Successful fundraising needs to involve our heart, head and hands. Passion for a topic, comprehensive strategic knowledge, good organisation, hard work and patience will usually lead you to your goal.
Fitting this article, Advice: Fundraising, into 2,000 to 3,000 characters, including spaces, is one of the hardest challenges I’ve ever faced. After all, authors such as Marita Haibach, Michael Urselmann and Peter Buss (the editor of The Philanthropist) each needed a couple of hundred pages to cover the topic in their books on fundraising. There is a great deal to be said for studying these seminal works (and a few others). However, in an age shaped by the internet and social media, people want a two-minute read that will tell them everything they need to know about a topic.
So, I’ll focus on three points summarised by the motto of ‘less is more’. Specifically, successful fundraising needs heart, head and hands.
Heart: successful fundraising needs an organisation and people in this organisation who are personally convinced that their work can change the world. They know exactly why we need a particular non-profit and its aims, and why it’s possible to solve a problem with this specific organisation and its projects. If this organisation’s mission statement aligns with my values, I’ll donate.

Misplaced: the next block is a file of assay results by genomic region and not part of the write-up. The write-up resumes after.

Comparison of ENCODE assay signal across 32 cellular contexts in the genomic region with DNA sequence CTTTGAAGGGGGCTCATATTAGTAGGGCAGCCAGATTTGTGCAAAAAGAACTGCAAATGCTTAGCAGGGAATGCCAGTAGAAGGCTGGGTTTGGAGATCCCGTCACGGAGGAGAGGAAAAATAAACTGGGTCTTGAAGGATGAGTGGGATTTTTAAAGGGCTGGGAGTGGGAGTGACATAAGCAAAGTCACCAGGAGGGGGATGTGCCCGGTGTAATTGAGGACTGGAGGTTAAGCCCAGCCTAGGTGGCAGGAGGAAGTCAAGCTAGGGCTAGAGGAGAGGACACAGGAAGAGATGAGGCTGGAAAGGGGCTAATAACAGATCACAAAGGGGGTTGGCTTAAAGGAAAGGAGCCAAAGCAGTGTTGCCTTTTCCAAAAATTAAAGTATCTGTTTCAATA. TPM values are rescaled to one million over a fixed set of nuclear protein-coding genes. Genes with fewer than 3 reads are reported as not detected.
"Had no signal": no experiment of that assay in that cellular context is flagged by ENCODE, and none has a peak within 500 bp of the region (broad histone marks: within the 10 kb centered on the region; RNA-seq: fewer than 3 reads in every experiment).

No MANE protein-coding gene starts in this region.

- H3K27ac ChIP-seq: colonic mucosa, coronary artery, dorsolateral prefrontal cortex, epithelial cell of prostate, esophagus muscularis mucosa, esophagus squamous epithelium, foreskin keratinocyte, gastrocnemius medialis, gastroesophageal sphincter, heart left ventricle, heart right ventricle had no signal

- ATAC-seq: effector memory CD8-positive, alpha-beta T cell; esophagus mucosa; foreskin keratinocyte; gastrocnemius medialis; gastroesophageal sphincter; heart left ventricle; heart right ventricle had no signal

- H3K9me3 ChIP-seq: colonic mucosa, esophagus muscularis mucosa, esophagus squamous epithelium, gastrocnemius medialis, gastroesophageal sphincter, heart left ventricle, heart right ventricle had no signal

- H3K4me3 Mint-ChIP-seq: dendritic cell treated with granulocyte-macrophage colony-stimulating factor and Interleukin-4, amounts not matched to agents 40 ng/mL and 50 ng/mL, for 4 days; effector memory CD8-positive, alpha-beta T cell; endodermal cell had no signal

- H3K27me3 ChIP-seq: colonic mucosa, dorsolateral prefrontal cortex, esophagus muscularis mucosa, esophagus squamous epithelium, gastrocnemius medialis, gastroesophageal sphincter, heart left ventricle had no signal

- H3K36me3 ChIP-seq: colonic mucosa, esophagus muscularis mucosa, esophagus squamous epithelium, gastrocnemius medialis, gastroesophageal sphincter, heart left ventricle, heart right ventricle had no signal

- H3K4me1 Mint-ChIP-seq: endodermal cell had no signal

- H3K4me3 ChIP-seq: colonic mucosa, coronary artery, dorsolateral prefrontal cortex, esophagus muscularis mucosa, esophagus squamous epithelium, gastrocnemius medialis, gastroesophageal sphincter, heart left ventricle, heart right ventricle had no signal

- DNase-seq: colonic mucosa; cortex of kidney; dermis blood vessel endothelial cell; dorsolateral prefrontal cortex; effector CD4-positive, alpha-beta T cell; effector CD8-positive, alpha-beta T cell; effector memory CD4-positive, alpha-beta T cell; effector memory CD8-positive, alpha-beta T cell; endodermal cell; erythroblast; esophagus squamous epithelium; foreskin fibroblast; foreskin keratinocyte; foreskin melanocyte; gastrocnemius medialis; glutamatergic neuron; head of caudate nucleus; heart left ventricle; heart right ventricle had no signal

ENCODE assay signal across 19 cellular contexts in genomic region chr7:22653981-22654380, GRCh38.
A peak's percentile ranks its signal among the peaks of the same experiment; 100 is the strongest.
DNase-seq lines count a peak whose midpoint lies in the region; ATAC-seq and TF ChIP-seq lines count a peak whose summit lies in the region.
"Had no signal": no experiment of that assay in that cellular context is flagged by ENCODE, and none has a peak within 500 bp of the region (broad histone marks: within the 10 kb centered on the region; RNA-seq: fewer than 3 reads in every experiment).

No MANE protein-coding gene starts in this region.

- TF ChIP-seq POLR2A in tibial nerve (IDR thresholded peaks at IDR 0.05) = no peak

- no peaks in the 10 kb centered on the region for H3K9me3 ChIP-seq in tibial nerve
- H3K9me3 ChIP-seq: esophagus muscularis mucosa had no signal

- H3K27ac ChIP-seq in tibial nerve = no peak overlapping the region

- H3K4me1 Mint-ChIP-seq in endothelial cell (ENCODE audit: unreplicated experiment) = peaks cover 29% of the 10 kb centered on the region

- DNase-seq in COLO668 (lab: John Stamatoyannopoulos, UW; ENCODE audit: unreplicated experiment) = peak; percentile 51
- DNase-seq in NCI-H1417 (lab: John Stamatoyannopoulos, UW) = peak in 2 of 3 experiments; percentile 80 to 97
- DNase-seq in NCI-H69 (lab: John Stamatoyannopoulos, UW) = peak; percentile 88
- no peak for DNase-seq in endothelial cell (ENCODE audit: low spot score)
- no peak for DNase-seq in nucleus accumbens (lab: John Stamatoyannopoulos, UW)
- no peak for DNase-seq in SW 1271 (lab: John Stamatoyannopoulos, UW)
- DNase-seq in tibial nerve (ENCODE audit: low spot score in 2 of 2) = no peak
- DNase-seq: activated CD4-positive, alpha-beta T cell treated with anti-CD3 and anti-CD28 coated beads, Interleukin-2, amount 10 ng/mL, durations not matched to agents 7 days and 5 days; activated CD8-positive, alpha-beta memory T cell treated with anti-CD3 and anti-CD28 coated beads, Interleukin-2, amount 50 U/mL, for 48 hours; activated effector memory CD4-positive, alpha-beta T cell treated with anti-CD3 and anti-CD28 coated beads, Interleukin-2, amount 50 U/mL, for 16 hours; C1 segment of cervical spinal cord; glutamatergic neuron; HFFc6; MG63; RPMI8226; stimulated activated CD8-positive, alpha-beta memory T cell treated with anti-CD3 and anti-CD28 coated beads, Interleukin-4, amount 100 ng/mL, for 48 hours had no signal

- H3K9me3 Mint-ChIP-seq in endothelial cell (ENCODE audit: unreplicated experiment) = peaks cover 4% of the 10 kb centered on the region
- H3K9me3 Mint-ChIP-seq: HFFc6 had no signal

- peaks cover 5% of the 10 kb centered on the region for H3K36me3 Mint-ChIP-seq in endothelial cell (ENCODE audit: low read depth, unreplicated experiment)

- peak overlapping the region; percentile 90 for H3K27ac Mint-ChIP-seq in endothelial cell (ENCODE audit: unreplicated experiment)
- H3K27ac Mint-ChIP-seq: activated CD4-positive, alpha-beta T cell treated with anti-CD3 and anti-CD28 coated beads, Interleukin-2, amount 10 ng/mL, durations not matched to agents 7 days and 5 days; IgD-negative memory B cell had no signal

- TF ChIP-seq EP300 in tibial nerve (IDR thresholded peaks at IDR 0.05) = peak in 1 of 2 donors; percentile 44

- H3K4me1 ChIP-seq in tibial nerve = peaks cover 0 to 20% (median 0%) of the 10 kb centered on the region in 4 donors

Head: successful fundraising is based on strategic decisions and a conceptual foundation. In other words, fundraisers need to know who their message will appeal to, and when, and how they can forge a connection with donors (whether individuals or institutions) and then deepen this bond. Tools can help with this, while service providers or books, like the ones mentioned above, can offer assistance.
Hands: in day-to-day life, fundraising is about targets, channels, measures, actions. In short, as well as having conviction and reflecting on your ideas, you need to do something. And you don’t just need to do something – you need to do the right thing, which means focusing on the most impactful channels and measures. You often realise that less is more, and in terms of fundraising, we really can understand ‘more’ in the literal sense of the word.
Incidentally, the same organs are important for donors, and they work in the same order, too: the purpose or content of an action appeals to their heart; their head reflects on whether the donation fits within their own budget and whether the organisation is credible; and they use their hand to fill out their payment slip, access online banking or make a donation on their mobile, via Twint. (See – you really didn’t need more than two minutes!)
Marita Haibach, Handbuch Fundraising (Donations, Sponsoring, Foundations in Practice), published by Campus Verlag, 5th edition.
Michael Urselmann, Fundraising, Professional fundraising for charitable organisations, published by Springer Gabler, 7th edition.
Peter Buss, Fundraising, Grundlagen, System und strategische Planung, published by Haupt Verlag.